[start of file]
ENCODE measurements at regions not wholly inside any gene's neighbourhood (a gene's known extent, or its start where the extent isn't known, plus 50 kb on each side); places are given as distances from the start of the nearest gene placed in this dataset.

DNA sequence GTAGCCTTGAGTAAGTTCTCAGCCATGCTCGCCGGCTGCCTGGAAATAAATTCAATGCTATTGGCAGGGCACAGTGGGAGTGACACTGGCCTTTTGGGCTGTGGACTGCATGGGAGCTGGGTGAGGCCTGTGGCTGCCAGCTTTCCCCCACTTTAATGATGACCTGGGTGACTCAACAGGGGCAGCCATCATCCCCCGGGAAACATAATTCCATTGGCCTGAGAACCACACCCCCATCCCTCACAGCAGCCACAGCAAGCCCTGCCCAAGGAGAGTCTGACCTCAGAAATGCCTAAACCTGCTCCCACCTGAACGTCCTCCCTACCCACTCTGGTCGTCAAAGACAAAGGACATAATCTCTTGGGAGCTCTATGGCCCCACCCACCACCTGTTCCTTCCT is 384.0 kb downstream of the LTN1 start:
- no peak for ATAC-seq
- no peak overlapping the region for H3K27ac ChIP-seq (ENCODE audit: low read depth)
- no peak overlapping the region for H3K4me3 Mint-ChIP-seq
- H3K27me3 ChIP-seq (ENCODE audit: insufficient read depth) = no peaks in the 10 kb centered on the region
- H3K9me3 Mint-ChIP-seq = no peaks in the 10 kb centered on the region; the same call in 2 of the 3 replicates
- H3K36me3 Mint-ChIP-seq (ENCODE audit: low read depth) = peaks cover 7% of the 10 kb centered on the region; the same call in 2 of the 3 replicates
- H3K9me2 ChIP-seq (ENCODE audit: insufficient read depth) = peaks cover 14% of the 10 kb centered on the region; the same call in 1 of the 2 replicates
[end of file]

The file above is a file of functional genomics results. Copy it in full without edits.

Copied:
ENCODE measurements at regions not wholly inside any gene's neighbourhood (a gene's known extent, or its start where the extent isn't known, plus 50 kb on each side); places are given as distances from the start of the nearest gene placed in this dataset.

DNA sequence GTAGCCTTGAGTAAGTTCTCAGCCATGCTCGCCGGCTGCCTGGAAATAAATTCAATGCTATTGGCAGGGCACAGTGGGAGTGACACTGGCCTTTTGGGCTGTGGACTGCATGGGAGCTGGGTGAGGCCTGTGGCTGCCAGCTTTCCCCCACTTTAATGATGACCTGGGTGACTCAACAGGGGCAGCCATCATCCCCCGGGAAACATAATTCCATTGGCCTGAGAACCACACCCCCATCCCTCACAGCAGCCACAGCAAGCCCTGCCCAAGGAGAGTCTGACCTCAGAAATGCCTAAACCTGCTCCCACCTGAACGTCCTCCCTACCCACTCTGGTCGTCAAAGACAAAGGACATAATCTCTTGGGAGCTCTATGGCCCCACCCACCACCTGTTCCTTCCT is 384.0 kb downstream of the LTN1 start:
- no peak for ATAC-seq
- no peak overlapping the region for H3K27ac ChIP-seq (ENCODE audit: low read depth)
- no peak overlapping the region for H3K4me3 Mint-ChIP-seq
- H3K27me3 ChIP-seq (ENCODE audit: insufficient read depth) = no peaks in the 10 kb centered on the region
- H3K9me3 Mint-ChIP-seq = no peaks in the 10 kb centered on the region; the same call in 2 of the 3 replicates
- H3K36me3 Mint-ChIP-seq (ENCODE audit: low read depth) = peaks cover 7% of the 10 kb centered on the region; the same call in 2 of the 3 replicates
- H3K9me2 ChIP-seq (ENCODE audit: insufficient read depth) = peaks cover 14% of the 10 kb centered on the region; the same call in 1 of the 2 replicates